Unlike the people who write some of my favourite blogs about Firenze who live here for six months or more each year, I have four short weeks to observe and enjoy all of the things that this city has to offer. The big picture things are the ones that continually capture my eyes and my imagination, things like the art in the Uffizi, the Academia and Palazzo Strozzi, or the architecture of the Duomo and the Palazzo Vecchio. There is always something that I haven’t observed carefully on a previous visit which clammers for brain space.
It is because of these big ticket items that I have failed, in most cases, to focus in on the seemingly insignificant things that are also part of the story of Firenze. With the help of one of the The Secrets of … books, last year I did see a few things that I had missed, like the scratched drawing on the wall of the Palazzo Vecchio that is attributed to Michelangelo. I secretly enjoy watching the visitors wander past the spot, not knowing that they are missing the actual real work of the master, while jostling to take photos of a copy of his David.
I remember having a rant some years ago about the graffiti all over walls in Rome and wondering how people could commit such attrocities to treasures that they hold in trust for the rest of the world. I still believe whole heartedly that it is the wrong thing to do but in the last couple of days I have focused down and noticed a tread to more artistic contributions to the decoration of Firenze, rather than scrawled tag lines that mean nothing to the rest of us.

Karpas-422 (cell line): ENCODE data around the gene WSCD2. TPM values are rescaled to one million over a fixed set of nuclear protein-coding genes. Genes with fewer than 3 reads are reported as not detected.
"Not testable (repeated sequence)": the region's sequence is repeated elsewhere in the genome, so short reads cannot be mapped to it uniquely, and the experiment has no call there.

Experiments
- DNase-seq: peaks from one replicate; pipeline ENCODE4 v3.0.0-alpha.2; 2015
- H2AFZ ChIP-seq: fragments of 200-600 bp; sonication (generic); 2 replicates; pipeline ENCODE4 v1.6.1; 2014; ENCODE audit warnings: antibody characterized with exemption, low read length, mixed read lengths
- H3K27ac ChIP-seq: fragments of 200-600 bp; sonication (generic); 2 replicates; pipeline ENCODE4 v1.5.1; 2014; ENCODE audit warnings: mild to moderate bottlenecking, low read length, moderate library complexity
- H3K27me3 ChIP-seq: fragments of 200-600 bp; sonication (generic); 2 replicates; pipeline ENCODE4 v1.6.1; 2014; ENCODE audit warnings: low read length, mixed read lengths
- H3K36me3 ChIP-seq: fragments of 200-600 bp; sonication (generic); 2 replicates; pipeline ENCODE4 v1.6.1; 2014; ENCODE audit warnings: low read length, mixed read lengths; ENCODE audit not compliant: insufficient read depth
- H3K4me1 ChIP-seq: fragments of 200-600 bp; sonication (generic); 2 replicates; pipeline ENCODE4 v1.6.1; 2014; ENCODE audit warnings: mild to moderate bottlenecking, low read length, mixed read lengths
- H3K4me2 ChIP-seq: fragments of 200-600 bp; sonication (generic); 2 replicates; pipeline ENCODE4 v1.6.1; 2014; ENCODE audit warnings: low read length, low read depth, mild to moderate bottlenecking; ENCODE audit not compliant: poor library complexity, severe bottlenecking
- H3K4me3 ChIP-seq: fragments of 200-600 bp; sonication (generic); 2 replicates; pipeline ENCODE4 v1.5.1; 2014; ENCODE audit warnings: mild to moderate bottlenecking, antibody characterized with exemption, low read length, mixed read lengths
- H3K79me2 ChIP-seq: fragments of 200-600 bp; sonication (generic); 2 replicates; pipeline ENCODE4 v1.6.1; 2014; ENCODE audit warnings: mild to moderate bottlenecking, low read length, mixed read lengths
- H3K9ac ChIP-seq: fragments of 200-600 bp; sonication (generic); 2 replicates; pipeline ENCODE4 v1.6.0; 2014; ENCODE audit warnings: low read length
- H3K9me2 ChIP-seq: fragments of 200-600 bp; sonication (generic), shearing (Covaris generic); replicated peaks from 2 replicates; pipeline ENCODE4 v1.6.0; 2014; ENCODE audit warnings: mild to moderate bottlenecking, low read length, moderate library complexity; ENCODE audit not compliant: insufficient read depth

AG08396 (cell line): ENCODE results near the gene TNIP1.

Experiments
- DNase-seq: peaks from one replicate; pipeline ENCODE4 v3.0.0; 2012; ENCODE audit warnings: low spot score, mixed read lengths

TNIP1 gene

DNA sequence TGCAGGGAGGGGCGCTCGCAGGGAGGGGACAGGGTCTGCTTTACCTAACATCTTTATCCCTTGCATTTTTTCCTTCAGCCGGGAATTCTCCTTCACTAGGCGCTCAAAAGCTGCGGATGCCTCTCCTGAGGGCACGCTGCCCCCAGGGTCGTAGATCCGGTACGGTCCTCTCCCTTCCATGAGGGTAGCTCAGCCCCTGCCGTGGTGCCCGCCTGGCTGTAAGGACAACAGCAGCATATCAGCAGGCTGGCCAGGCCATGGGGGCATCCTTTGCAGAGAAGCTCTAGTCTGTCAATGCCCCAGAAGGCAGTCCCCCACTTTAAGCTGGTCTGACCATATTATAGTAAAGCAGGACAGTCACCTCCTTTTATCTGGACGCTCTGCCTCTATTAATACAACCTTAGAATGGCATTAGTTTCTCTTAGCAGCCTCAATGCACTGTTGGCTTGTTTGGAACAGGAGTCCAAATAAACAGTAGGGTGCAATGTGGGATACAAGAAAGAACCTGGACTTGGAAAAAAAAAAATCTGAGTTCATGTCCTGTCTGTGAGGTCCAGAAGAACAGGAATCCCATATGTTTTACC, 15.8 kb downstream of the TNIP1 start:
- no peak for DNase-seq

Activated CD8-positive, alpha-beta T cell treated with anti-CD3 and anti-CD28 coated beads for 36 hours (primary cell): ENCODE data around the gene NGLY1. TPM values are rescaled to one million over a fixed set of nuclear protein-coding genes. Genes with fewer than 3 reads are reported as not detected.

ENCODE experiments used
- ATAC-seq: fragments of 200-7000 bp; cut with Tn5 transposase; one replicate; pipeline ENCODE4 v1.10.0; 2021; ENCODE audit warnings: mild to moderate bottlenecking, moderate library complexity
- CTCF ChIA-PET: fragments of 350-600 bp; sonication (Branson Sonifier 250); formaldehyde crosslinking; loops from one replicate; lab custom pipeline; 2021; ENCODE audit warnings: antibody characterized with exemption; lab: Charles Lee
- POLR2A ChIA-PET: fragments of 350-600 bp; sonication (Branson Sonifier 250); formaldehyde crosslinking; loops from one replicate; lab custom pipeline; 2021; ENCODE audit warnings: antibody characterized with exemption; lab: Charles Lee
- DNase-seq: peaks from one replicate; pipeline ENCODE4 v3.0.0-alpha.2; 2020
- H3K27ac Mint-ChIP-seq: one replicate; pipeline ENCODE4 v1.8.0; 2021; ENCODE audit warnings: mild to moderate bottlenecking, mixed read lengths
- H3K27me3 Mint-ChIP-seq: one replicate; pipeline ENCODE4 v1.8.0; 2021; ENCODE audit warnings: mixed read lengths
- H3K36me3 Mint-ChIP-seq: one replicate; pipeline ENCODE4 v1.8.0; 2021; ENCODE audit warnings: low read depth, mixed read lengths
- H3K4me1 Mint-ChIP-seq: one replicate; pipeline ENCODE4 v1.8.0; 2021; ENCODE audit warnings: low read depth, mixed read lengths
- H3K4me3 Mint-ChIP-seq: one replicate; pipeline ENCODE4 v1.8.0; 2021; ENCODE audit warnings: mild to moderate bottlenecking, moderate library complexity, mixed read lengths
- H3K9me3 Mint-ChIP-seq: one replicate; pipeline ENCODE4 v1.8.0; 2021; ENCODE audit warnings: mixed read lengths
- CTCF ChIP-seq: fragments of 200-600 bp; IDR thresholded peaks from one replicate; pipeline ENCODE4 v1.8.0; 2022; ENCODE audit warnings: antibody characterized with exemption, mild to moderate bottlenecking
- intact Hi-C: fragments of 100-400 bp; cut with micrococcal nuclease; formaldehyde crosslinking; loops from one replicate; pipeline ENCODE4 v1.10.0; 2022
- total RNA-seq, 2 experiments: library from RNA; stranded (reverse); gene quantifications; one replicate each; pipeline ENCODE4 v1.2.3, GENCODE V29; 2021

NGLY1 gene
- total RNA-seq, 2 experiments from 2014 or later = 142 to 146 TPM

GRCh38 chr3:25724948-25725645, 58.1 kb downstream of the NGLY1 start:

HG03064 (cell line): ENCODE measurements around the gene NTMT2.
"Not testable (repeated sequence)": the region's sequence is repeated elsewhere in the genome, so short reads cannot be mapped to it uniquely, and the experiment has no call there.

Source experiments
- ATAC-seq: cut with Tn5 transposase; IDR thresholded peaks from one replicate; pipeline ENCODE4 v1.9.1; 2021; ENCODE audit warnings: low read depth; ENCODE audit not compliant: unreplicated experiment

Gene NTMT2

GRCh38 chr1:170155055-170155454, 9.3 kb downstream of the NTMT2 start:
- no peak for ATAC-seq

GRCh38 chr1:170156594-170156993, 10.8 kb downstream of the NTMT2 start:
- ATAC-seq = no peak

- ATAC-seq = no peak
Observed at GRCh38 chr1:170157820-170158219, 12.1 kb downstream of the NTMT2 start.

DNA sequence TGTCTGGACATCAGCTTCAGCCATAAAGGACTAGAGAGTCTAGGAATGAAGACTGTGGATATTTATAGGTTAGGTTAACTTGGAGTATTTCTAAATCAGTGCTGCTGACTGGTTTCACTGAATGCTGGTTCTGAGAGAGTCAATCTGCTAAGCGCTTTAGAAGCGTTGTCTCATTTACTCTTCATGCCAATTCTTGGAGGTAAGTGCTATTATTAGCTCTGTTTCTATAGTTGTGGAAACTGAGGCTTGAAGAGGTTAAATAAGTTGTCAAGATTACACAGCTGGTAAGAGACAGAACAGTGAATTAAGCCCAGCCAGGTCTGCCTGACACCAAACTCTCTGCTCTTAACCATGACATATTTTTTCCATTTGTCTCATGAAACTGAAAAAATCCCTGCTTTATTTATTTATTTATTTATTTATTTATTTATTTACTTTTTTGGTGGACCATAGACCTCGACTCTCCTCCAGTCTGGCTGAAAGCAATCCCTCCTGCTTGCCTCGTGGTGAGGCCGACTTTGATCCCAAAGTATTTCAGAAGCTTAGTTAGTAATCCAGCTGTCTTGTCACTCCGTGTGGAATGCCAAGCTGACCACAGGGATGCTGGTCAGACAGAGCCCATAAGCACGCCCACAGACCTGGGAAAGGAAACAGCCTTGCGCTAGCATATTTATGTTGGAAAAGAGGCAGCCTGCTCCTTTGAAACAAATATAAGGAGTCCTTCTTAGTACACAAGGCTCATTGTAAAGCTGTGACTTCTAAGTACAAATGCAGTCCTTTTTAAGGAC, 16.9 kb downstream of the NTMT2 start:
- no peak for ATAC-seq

There appears to be two or three different groups of streets art appearing about the town. The first are the street signs which have been altered just enough to add a little interest without completely obscuring their meaning for the motorists. These were observed and I wrote about them during my last visit. The second group are small posters which have been hung on the outer walls of building depicting some of the painting in the Uffizi, but altered to include diving goggles and snorkles. I remember seeing some of these last year, too.
The third group are new and consist of very small stencilled or, in some cases, hand painted characters which have a certain humour or pathos about them, like one I saw today showing two revolvers with their bent barrels hooked together under a red heart. These tiny art works are forcing me to look more closely at the walls around me to try to spot new ones that I haven’t seen before, and isn’t that what art is all about?